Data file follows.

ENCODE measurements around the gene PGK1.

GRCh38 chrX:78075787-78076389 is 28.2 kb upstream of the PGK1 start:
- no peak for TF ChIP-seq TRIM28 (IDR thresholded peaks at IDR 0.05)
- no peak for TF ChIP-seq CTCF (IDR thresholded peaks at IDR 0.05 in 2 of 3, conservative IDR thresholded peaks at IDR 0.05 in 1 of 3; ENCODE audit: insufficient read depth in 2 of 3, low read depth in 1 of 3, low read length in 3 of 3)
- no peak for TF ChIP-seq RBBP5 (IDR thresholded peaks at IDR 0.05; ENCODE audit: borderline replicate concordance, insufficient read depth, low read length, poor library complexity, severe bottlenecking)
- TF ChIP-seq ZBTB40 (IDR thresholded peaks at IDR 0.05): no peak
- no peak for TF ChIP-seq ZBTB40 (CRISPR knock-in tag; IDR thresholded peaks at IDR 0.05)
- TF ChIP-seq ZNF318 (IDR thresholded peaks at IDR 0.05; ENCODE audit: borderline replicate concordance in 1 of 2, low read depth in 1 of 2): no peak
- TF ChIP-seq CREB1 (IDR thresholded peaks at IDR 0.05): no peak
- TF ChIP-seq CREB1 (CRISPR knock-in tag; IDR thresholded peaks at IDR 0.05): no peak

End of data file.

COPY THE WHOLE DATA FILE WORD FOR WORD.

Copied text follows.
ENCODE measurements around the gene PGK1.

GRCh38 chrX:78075787-78076389 is 28.2 kb upstream of the PGK1 start:
- no peak for TF ChIP-seq TRIM28 (IDR thresholded peaks at IDR 0.05)
- no peak for TF ChIP-seq CTCF (IDR thresholded peaks at IDR 0.05 in 2 of 3, conservative IDR thresholded peaks at IDR 0.05 in 1 of 3; ENCODE audit: insufficient read depth in 2 of 3, low read depth in 1 of 3, low read length in 3 of 3)
- no peak for TF ChIP-seq RBBP5 (IDR thresholded peaks at IDR 0.05; ENCODE audit: borderline replicate concordance, insufficient read depth, low read length, poor library complexity, severe bottlenecking)
- TF ChIP-seq ZBTB40 (IDR thresholded peaks at IDR 0.05): no peak
- no peak for TF ChIP-seq ZBTB40 (CRISPR knock-in tag; IDR thresholded peaks at IDR 0.05)
- TF ChIP-seq ZNF318 (IDR thresholded peaks at IDR 0.05; ENCODE audit: borderline replicate concordance in 1 of 2, low read depth in 1 of 2): no peak
- TF ChIP-seq CREB1 (IDR thresholded peaks at IDR 0.05): no peak
- TF ChIP-seq CREB1 (CRISPR knock-in tag; IDR thresholded peaks at IDR 0.05): no peak